@InverseDelirium Thanks, Geoffrey!
— Frank Marcopolos (@FrankMarcopolos) December 24, 2013
@FrankMarcopolos LOVE the quote:“It’s not the same. You can’t just tell someone what the meaning of a great book is.Doesn’t work like that.”
— Cicily Janus (@jazzwriterchick) December 20, 2013
We—my mom, brother, sister, and I—were enjoying a rare family meal at China New Star Restaurant on Flatbush Avenue in Brooklyn. I was trying to explain to them what was so great about Paolo Coehlo’s international bestselling novel, THE ALCHEMIST, which I’d recently read. As I was going through a litany of praises, my sister, the devoted New Kids on the Block fan, sighed as only little sisters can sigh, and said, “If it has this great message about life and stuff, why not just tell us what it is?”
After expressing the exasperation of a big brother exhausted from 30+ years of being exasperated with his younger siblings, I said, “It’s not the same. You can’t just tell someone what the meaning of a great book is. Doesn’t work like that.”
“Why not?” my sister said.
“Because, that’s why,” I said, big-bro brilliant.
The embarrassing fact is, I didn’t know why on that day. But my little sister’s line of questioning stuck with me. As I started thinking more and more about my little sister’s question, I started thinking about the role of fiction in our society, and how it seems that there’s a perception “out there” that fiction is for entertainment purposes only—that it’s not useful for helping us solve the many problems we face.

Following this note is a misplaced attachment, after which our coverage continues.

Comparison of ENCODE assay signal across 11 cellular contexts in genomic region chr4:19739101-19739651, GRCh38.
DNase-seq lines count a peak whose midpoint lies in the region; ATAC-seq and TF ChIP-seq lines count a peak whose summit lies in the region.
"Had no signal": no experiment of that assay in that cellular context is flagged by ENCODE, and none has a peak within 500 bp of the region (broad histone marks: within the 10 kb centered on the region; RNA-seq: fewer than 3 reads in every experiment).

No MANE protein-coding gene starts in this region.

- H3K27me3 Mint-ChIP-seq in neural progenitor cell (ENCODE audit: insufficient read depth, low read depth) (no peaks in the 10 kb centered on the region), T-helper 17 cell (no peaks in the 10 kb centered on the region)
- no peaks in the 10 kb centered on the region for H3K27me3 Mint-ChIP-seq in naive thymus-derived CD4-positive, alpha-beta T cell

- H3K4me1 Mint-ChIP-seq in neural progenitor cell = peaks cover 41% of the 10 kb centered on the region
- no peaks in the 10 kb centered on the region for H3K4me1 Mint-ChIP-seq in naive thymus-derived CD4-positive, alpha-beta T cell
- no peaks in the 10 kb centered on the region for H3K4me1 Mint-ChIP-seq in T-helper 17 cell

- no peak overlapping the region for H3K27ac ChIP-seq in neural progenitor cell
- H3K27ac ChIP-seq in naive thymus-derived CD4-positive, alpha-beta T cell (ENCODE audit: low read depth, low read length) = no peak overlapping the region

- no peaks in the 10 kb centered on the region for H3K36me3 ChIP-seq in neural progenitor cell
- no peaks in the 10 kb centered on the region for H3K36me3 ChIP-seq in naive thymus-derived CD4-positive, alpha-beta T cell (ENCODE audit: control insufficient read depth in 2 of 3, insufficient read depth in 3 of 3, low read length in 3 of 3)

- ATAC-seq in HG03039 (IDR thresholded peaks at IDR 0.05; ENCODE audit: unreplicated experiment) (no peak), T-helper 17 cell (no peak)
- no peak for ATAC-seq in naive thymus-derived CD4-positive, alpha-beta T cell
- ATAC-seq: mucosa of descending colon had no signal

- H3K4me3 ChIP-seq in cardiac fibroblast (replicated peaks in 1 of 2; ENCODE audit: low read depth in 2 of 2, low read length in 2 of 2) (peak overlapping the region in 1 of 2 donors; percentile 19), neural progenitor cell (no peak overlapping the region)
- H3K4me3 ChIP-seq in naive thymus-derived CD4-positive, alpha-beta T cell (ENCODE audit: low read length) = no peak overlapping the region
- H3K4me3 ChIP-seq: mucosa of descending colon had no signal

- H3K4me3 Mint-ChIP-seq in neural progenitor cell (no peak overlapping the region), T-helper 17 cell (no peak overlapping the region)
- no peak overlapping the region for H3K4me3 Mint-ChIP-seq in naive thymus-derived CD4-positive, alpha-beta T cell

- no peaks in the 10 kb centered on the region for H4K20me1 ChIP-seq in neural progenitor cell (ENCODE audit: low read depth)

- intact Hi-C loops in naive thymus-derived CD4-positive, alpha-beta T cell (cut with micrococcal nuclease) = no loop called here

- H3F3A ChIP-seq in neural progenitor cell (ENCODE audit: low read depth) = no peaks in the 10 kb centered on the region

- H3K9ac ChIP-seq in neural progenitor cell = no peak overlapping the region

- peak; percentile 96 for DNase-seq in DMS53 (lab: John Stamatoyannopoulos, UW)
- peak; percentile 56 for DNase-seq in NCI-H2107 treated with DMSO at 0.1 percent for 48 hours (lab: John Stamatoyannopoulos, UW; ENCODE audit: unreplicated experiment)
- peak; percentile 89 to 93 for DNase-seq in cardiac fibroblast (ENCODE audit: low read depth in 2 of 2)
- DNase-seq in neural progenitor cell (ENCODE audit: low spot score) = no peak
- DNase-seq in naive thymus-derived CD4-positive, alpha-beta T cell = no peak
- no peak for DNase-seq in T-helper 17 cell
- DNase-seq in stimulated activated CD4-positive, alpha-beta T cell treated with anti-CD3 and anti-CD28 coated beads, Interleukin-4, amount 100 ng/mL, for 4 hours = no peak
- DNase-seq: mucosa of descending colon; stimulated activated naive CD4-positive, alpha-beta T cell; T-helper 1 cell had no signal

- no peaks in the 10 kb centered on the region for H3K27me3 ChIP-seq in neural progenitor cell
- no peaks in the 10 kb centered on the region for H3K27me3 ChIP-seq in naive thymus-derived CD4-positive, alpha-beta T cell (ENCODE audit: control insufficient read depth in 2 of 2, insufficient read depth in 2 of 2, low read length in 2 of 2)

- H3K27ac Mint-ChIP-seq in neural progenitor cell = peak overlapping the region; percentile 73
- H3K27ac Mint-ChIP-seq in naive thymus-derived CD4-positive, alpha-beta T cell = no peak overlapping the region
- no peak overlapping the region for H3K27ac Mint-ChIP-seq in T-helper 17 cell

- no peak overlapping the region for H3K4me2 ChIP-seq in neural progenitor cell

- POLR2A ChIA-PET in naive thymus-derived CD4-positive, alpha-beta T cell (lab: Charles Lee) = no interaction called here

And that is DEAD WRONG.
Robert Bly says:
“The knowledge of how to build a nest in a bare tree, how to fly to the wintering place, how to perform the mating dance—all of this information is stored in the reservoirs of the bird’s instinctual brain. But human beings, sensing how much flexibility they might need in meeting new situations, decided to store this sort of knowledge outside the instinctual system; they stored it in stories. Stories, then—fairy stories, legends, myths, hearth stories—amount to a reservoir where we keep new ways of responding that we can adopt when the conventional and current ways wear out.”
Once it became clear that great fiction could have a distinctly useful purpose, I sought to find out what some of those purposes could be…
The audio player above uses Flash. If that don’t suit ya, here is the iTunes.com link.
Show notes and links:
The Alchemist by Paolo Coelho
Robert Bly – Iron John
Nirvana by Adam Johnson
Find the Bad Guy by Jeffrey Eugenides
REAL Writers Group – Meetup.com
Paradise Lost – The Child Murders at Robin Hood Hills
Music provided by radiotimes, admiralbob77, and lazztunes_07 of ccMixter.org. Outtro courtesy of melodysheep on YouTube. Liner provided by the lovely and talented (and recently incarcerated) Lady Anarchy, Ms. Amanda Billyrock. Intro voicework by BelindaJoh.